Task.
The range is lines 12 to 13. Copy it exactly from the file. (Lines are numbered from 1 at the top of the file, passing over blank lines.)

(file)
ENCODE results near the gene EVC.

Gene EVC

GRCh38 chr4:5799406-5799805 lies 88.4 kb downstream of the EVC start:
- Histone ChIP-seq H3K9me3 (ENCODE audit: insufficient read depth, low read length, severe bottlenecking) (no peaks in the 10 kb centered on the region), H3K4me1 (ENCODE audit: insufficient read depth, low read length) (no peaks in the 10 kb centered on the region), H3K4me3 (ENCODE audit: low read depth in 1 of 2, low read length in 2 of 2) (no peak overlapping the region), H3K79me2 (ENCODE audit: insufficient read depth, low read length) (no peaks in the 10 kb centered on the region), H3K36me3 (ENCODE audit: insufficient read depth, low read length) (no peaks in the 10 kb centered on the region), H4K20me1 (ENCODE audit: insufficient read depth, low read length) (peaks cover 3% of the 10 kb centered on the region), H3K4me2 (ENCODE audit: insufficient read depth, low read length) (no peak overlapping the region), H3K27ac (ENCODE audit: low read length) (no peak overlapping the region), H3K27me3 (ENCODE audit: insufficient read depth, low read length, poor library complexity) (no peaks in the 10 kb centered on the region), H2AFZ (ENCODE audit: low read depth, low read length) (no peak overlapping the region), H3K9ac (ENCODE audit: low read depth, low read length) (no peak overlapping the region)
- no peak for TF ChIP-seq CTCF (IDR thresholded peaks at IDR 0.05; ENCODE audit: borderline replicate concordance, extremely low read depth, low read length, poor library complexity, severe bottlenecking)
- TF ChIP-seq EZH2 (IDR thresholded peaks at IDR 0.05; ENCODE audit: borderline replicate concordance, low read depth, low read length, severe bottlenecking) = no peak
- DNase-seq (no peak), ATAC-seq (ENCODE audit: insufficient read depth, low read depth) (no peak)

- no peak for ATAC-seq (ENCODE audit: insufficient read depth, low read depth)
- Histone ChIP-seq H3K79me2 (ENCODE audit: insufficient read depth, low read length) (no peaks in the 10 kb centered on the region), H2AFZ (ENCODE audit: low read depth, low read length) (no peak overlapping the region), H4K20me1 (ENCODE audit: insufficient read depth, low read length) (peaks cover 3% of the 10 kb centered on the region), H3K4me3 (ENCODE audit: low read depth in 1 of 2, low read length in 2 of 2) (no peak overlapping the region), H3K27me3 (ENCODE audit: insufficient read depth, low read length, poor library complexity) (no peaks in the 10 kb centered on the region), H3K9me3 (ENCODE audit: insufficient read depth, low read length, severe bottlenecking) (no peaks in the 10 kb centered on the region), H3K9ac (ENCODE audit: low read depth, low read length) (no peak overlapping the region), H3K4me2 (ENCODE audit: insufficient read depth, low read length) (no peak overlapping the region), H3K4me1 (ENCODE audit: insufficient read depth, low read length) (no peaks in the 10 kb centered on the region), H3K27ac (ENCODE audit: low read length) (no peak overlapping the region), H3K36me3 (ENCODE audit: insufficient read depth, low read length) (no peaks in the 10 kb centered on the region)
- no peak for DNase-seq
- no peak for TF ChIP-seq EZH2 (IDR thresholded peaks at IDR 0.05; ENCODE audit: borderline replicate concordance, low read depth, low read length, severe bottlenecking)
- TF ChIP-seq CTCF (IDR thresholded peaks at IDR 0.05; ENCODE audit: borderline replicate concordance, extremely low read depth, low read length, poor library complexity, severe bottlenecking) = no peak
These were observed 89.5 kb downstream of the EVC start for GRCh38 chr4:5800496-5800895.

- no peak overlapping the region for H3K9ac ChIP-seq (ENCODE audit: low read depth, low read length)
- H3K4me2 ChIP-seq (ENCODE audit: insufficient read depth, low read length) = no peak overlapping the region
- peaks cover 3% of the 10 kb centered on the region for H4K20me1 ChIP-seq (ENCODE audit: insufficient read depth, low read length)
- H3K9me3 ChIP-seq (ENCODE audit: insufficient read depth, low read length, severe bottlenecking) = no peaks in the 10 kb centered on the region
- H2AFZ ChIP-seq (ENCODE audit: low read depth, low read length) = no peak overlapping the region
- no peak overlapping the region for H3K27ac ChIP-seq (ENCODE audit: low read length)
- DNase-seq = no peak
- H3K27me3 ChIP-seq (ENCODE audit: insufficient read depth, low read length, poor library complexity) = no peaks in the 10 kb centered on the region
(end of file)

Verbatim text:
- TF ChIP-seq CTCF (IDR thresholded peaks at IDR 0.05; ENCODE audit: borderline replicate concordance, extremely low read depth, low read length, poor library complexity, severe bottlenecking) = no peak
These were observed 89.5 kb downstream of the EVC start for GRCh38 chr4:5800496-5800895.